Welcome to the first edition of The Bottle Imp, the ezine of the Scottish Writing Exhibition. Why The Bottle Imp? The name, of course, is stolen from one of Stevenson’s short stories. The story itself has deep European roots, drawn from – amongst other influences – Germanic folklore: but Stevenson reaches fully half around the world to tell his tale, set in the South Seas, and told for a Samoan audience. As a symbol of Scotland’s ability to see beyond itself, to go outside its borders – whether for honour, or for glory, or for riches, or even just for the climate – it seemed appropriate. We hope that we, too, might contain something surprising!
Scottish writing, outside Scotland, often finds itself submerged beneath the simplified term “British Literature”: yet Britain is a complex artificial construct, and there are many ways of being – and NOT being – British. Tricks are being missed here; angles are not being covered. Pull the stopper out from Britain, and all manner of creatures are liable to pop out – not the least of them that many-headed country Scotland, the stateless nation, North Britain, Caledonia, Auld Scotia, Alba… Scotland small? Our multiform, our infinite Scotland small?
It punches above its weight, this old nation on Europe’s north-western fringe, on the edge of the edge. We drew up a social contract between ruler and ruled long before Rousseau: the 14th-century Declaration of Arbroath has been held up by everyone from tourist boards to teary patriots (on both sides of the Atlantic) as an inspiration to the US Declaration of Independence. Our Enlightenment lit the globe and changed the world: those of you we met at last year’s MLA in Philadelphia may remember Voltaire’s quote, “We look to Scotland for all our ideas of civilisation”. (It’s all over the internet, that line, and we were by no means the first to use it: but where is its source?) We’ve always been an inventive people, we Scots. James Hutton pondered the crags that poke through Edinburgh’s thin skin, and gave the world Deep Time; Lord Kelvin reached down to draw the universe’s bottom line; James Clerk Maxwell, with his demon, wrote the equations which lit the way for Einstein. The Industrial Revolution, power and process, was another of our hard-edged gifts to the world. To get specific, we also lay claim to – a few brief highlights here: try picturing a world without them – the telephone and television, the bicycle and the pneumatic tyre, anaesthesia and antisepsis, penicillin and the breech-loading rifle. Scotland, midwife to the modern age. Here’s tae us, wha’s like us?
Wherefrom, then, the origin of this Scottish exceptionalism? Simply put, we were the first literate nation. The men and women of Scotland could read and write when the overwhelming bulk of European society could not. No wonder, then, at the scale of our impact on literature. No wonder that we created the first secular mass culture. Macpherson’s Ossian enchanted everyone from Goethe to Bonaparte, dragged Mendelssohn to the Hebrides and laid the foundations of European Romanticism; Lord Byron ganged a-roving, far from his childhood home above an Aberdeen fish-shop; Edinburgh’s journals cooked up literary criticism into a profession; and Sir Walter Scott’s blockbusters swept a global readership along in his wake. James Hogg received fan mail from the young Brönte sisters; George MacDonald and R.M. Ballantyne conjured children’s literature into being; Stevenson psychoanalysed the 19th century; Conan Doyle plotted out the laws of detective fiction; and Buchan put a razor’s edge onto the thriller.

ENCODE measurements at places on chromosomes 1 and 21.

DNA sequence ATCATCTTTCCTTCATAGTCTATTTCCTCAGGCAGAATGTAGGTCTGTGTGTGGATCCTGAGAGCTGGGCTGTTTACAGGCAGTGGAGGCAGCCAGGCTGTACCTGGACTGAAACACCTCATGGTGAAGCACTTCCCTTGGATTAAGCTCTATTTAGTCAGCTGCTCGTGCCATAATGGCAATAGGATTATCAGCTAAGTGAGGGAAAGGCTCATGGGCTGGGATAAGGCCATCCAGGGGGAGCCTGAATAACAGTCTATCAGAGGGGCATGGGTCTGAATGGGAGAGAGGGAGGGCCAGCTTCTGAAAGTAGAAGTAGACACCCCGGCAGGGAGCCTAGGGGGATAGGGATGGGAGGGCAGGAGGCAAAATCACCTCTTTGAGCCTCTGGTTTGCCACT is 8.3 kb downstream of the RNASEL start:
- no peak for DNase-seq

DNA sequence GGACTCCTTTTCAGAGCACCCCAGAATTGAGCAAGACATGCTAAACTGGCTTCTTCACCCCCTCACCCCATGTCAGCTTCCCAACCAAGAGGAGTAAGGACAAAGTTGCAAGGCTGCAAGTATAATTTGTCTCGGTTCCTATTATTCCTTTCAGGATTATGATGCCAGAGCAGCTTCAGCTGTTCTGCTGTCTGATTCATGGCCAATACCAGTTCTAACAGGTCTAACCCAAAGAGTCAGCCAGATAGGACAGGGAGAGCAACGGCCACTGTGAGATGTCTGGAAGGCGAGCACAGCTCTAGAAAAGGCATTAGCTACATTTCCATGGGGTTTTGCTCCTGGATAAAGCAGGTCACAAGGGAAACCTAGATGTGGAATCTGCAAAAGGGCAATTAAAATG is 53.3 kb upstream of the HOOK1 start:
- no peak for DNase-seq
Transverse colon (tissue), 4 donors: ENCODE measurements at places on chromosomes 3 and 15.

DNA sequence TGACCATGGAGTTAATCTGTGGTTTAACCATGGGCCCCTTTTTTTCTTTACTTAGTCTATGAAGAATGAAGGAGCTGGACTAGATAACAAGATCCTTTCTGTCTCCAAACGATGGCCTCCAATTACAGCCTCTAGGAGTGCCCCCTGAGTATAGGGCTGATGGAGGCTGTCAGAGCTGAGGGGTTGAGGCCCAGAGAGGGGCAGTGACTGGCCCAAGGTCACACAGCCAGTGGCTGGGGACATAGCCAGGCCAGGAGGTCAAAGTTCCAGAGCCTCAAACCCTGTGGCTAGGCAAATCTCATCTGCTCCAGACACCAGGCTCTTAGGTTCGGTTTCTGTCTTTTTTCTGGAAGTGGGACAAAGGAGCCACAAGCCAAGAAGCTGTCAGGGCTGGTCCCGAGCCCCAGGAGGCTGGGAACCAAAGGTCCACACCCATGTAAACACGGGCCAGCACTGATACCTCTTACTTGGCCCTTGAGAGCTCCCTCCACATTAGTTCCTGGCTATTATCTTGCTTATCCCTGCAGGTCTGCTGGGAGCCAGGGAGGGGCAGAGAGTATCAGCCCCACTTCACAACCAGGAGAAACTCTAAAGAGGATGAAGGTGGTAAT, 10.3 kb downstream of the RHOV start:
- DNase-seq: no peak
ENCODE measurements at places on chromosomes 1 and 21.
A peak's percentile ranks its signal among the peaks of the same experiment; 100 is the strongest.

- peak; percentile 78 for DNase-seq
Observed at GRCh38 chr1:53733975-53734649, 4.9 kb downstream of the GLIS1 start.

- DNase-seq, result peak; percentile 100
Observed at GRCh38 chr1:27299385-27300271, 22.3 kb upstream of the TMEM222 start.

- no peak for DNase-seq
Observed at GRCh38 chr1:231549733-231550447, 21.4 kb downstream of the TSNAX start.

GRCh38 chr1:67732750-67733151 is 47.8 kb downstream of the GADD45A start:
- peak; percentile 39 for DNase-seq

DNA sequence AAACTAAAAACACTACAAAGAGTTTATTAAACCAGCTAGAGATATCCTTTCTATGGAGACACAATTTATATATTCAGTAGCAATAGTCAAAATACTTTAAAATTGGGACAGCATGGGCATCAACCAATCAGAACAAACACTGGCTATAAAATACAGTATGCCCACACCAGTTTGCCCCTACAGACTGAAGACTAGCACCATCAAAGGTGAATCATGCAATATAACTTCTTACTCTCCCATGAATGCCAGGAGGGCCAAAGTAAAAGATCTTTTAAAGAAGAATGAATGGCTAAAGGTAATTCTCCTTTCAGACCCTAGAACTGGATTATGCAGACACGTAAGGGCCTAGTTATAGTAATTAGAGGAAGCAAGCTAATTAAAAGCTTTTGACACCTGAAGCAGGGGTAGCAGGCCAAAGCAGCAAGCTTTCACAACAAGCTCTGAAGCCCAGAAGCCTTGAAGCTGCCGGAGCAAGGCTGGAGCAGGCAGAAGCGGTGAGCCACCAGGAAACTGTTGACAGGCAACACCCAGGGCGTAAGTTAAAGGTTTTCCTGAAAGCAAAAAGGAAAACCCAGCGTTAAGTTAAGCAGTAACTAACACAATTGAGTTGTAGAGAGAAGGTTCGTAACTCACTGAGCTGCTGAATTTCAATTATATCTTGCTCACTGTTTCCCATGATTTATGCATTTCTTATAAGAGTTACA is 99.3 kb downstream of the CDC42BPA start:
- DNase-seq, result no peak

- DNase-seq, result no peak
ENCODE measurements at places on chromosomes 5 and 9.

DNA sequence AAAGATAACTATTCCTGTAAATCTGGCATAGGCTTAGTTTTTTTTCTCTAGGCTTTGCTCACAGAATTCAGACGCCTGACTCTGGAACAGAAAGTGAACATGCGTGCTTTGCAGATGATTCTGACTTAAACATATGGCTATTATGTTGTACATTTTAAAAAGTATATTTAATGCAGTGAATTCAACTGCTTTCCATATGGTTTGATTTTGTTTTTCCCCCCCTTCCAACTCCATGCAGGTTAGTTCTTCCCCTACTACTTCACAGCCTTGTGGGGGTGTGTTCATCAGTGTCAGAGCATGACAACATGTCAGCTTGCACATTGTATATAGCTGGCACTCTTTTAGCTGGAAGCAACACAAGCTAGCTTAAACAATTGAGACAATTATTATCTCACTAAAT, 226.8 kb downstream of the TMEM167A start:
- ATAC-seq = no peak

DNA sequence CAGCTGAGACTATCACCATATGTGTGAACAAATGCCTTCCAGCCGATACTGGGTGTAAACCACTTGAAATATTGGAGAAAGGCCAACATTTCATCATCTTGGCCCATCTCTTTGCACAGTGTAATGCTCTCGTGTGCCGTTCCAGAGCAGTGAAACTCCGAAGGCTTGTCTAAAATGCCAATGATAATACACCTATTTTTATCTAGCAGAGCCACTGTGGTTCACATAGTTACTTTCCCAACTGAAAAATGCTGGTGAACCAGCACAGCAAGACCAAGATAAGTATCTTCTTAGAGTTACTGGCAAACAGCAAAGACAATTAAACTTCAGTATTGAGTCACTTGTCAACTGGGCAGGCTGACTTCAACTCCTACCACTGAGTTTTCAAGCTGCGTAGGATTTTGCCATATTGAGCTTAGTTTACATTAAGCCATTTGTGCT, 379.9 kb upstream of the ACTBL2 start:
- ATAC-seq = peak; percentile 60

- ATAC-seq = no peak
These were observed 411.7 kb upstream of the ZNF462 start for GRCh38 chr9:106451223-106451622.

What have we done for you lately? We-ell, there’s a question, today when the world’s best-known Scotsman is Groundskeeper Willie. Take a look inside …
The Bottle Imp is, as you may have guessed, argumentative, polemic and opinionated. Fair and balanced we are not. We’re a launchpad, a kick-off point: you’ll find information here, on books and writers, and articles which we hope might set a spark, and help you, maybe, to see through the problematic fogs of history and nation. Scotland, as the man said, is a state of mind. Enjoy!
The Unreliable Narrator
In this issue:
Scotland and America What is the historical relationship between Scotland and America? How can we approach the historiography of its study? Susan Manning gives an introduction to the burgeoning field of Transatlantic Studies and suggests some new ways to examine the old relationship between the two nations.
Why Everybody Needs Smeddum Even committed fans of Lewis Grassic Gibbon will enjoy revisiting this classic short story. Graeme Trousdale gives a fresh insight into the language as well as the imagery of this masterpiece of Scottish writing which everyone should read.
From the Vibrant Margins Fiona Wilson discusses the publication of new Scottish writing, and Scottish writing project collaboration, in three journals, The Manhattan Review, Pequod, and Painted, spoken.
Scottish Studies Profile Each issue of The Bottle Imp will include an opportunity for you to meet one of your colleagues in Scottish Studies. In this issue, Professor John Corbett, based at the University of Glasgow, gives a run-down of his specialist areas of Scottish Literature, the projects he is currently working on and his involvement in the development of Scottish Studies in North America.
New Publications To keep up with the latest publications on Scottish literature and culture, look no further than our New Publications page.